Foreword by: Dianne L. Ferguson
Publication Date: April 28, 2017
Series: Disability, Culture, and Equity Series
Teaching for Inclusion shows how educators navigate the competing demands of everyday practice with examples from urban, suburban, elementary, and secondary schools. The author offers eight guiding principles that can be used to advance an inclusive pedagogy. These principles permit teachers to both acknowledge and draw from the conditions within which they work, even as they uphold their commitments to equitable schooling for students from historically marginalized groups, particularly students with disabilities. Situated in the everyday realities of classrooms that often include mandated testing requirements and accountability policies, this book addresses multiple dimensions of inclusive practice including curricular decisionmaking, the “grammar” of schooling, the status of family communities, and the demands of professional roles.
Srikala Naraian is associate professor in the Department of Curriculum and Teaching at Teachers College, Columbia University, and program director of the Elementary and Secondary Inclusive Education Programs.
“Naraian offers a close look at exactly how teachers manage many of the things that make pursuing teaching for inclusion so hard, messy, and contested.”
—from the foreword by Dianne L. Ferguson, professor and director of program improvement and accreditation at Chapman University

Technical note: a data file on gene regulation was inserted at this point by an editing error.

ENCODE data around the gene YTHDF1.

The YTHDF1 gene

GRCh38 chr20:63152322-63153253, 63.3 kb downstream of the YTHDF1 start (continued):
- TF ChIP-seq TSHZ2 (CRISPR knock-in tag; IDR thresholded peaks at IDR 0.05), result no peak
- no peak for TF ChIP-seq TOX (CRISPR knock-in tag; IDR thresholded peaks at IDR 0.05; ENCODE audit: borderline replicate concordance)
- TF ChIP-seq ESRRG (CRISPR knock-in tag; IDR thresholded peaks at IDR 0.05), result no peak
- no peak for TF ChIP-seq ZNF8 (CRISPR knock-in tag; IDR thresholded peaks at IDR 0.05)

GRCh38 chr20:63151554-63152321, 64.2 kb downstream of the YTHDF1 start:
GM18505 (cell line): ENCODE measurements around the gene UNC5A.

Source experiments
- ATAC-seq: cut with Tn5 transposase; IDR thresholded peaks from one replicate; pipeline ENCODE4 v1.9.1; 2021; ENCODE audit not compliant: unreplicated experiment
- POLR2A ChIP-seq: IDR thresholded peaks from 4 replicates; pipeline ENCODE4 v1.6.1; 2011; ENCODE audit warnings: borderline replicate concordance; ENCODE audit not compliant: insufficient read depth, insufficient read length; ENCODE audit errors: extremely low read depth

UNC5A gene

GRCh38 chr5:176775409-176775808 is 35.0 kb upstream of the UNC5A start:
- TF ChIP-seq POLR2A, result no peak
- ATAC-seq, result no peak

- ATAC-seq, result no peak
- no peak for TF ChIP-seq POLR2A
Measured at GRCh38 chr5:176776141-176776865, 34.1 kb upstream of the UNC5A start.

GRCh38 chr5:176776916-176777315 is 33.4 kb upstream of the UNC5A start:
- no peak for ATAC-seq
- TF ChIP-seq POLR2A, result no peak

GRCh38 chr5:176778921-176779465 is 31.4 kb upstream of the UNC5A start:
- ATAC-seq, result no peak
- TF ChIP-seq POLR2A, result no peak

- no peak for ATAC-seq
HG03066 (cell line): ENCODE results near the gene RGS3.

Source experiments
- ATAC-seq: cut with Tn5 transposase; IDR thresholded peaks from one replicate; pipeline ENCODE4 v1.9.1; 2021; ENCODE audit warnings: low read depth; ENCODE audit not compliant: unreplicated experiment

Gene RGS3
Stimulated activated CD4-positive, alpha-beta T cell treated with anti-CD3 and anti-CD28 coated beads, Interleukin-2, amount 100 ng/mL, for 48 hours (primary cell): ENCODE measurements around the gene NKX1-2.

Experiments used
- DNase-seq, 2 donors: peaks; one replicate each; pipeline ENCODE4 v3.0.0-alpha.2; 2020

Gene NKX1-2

“Srikala Naraian is a thoughtful, sophisticated observer of inclusive classroom practice. Her book, which is based on the work of teachers who are committed to equity and social justice, offers a cohesive understanding on what it takes to advance inclusive practice at the ground level in classrooms and in schools. For her, teachers are the major agents of inclusion. With a vision based on eight fundamental principles, Naraian acknowledges not only the complexity of inclusion, but also how to manage the challenges of the inhospitable policy and practice contexts in which these efforts toward inclusion often take place."
—Marleen C. Pugach, professor emerita, University of Wisconsin-Milwaukee
“This rich and wonderful book should be the centerpiece of professional development for every district and school in the United States. Fully understanding and respecting the rugged and often unpredictable social terrain of public school classrooms, Naraian provides helpful guidance and wisdom derived from the best research, theory, and practice. The eight principles offer a deeply ethical, highly useful compass for the development of more inclusive and equitable schools.”
—Scot Danforth, professor of disability studies and inclusive education at Chapman University
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